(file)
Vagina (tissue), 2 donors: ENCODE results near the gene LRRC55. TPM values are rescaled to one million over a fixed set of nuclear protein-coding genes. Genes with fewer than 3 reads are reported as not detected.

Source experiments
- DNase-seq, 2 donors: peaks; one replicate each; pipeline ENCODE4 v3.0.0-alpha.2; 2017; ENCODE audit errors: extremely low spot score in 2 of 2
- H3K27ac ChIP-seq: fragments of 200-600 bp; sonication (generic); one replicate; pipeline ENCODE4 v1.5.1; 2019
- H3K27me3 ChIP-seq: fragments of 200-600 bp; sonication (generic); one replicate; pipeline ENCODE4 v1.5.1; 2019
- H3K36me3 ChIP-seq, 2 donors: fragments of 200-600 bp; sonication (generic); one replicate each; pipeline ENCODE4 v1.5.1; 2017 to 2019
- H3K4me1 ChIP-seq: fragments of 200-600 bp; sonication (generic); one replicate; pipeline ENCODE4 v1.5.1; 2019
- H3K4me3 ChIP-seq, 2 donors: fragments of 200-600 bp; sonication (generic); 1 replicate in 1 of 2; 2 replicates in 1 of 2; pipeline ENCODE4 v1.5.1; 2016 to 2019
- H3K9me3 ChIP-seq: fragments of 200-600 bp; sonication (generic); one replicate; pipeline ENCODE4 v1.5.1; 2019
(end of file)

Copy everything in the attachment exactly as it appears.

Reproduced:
Vagina (tissue), 2 donors: ENCODE results near the gene LRRC55. TPM values are rescaled to one million over a fixed set of nuclear protein-coding genes. Genes with fewer than 3 reads are reported as not detected.

Source experiments
- DNase-seq, 2 donors: peaks; one replicate each; pipeline ENCODE4 v3.0.0-alpha.2; 2017; ENCODE audit errors: extremely low spot score in 2 of 2
- H3K27ac ChIP-seq: fragments of 200-600 bp; sonication (generic); one replicate; pipeline ENCODE4 v1.5.1; 2019
- H3K27me3 ChIP-seq: fragments of 200-600 bp; sonication (generic); one replicate; pipeline ENCODE4 v1.5.1; 2019
- H3K36me3 ChIP-seq, 2 donors: fragments of 200-600 bp; sonication (generic); one replicate each; pipeline ENCODE4 v1.5.1; 2017 to 2019
- H3K4me1 ChIP-seq: fragments of 200-600 bp; sonication (generic); one replicate; pipeline ENCODE4 v1.5.1; 2019
- H3K4me3 ChIP-seq, 2 donors: fragments of 200-600 bp; sonication (generic); 1 replicate in 1 of 2; 2 replicates in 1 of 2; pipeline ENCODE4 v1.5.1; 2016 to 2019
- H3K9me3 ChIP-seq: fragments of 200-600 bp; sonication (generic); one replicate; pipeline ENCODE4 v1.5.1; 2019